Ontario Court of Appeal Ruling
A Starbucks employee has landed in hot water in a lawsuit after a recent ruling of th
e Ontario Court of Appeal allowing a Brampton, Ontario teenager to proceed with her lawsuit against Starbucks, the store manager and the barista for negligence over a scalding incident that took place in 2015. In the suit, the Plaintiff alleges that the employee negligently poured hot water on her hands, causing impairment and permanent injuries.
Coffee chain lawsuits
While the latest scalding lawsuit against a coffee chain is not news, this decision is quite significant for Ontario workers and their employees. The decision makes it very clear that when someone is injured as a result of employee negligence, that employee can be held liable.
In the December 22, 208 ruling, the three-judge panel offered a ruling in the lawsuit that Starbucks and its employees, “failed to take re
asonable or any care at all to ensure that the Plaintiff would be reasonably safe while attending Starbucks,” and to “prevent injury… which they knew or ought to have known.” It stated further that Starbucks employed, “incompetent servants or agents and/or staff to ensure the safety of the Plaintiff,” and failed to “instruct properly… their employees in proper methods and procedures to be used to regulate water temperatures and handle hot beverages. “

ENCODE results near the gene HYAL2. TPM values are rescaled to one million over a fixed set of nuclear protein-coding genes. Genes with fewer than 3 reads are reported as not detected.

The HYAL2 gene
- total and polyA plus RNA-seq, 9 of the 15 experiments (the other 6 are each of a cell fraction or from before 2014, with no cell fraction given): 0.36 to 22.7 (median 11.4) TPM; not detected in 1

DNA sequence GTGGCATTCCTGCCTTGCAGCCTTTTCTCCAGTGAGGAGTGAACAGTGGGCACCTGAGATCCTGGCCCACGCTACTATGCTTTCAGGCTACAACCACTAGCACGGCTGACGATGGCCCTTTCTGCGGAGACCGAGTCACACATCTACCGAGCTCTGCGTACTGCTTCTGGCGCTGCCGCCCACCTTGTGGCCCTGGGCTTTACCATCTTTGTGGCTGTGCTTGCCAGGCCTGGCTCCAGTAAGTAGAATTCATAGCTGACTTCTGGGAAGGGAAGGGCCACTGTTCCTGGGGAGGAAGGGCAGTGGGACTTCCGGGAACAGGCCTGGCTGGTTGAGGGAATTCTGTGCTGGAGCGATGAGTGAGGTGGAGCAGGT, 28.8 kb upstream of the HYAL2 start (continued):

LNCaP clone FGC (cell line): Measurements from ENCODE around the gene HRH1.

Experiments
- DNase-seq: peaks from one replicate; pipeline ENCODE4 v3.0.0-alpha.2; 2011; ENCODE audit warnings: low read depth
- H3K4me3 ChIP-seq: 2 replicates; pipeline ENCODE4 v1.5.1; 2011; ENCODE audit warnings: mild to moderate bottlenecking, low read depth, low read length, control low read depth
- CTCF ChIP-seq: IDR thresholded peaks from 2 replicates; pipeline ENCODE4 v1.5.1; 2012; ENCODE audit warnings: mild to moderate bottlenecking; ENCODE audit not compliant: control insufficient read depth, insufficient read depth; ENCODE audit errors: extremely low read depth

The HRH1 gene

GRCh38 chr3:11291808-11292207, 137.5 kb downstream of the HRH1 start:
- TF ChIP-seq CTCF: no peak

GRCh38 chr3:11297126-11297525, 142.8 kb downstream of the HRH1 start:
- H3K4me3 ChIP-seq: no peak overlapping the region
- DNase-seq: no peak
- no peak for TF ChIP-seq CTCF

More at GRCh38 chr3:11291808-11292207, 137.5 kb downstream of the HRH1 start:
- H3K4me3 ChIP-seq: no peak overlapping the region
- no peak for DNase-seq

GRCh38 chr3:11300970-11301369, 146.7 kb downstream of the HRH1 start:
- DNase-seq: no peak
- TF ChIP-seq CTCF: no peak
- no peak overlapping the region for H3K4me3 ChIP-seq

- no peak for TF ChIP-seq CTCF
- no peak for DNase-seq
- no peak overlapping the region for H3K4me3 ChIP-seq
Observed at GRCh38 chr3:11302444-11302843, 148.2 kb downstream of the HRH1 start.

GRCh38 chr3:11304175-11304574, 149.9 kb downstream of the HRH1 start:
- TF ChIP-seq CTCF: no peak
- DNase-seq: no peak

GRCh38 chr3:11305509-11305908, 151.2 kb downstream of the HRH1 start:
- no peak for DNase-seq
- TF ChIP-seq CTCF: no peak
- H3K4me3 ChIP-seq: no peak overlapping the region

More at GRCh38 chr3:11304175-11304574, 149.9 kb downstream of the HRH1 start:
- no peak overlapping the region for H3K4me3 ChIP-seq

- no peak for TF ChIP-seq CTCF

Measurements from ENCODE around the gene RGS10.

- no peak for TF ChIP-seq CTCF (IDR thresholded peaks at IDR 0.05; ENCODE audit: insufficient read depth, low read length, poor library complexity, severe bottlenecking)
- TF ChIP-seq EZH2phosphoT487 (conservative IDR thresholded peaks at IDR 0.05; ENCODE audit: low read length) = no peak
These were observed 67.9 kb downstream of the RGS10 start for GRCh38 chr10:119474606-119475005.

This new ruling rejects an earlier agreement to strike the statement of claim against the barista and store manager. At that time, the lower court judge wrote, “The general rule remains that the employees are not liable for what they do within in the scope of their authority on behalf of their corporation.”
In the 2015 incident, The Plaintiff asked the barista to fill a baby bottle with warm water. According to the Plaintiff’s statement, the employee filled the bottle with scalding hot water and spilled water on her hands causing severe and permanent injuries.
It remains to be seen whether or not any judgement will be enforced against the employee herself since Starbucks is such a large corporation that was likely insured at the time of the alleged incident.
Lawsuits against coffee shops
Nonetheless, scalding suits continue to emerge; sometimes legitimate cases and sometime urban lore partly on account of the now famous 1994 case against McDonalds in New Mexico. The case, which was examined in a 2011 documentary, awarded a woman close to $3 million in damages after she spilled hot coffee on herself.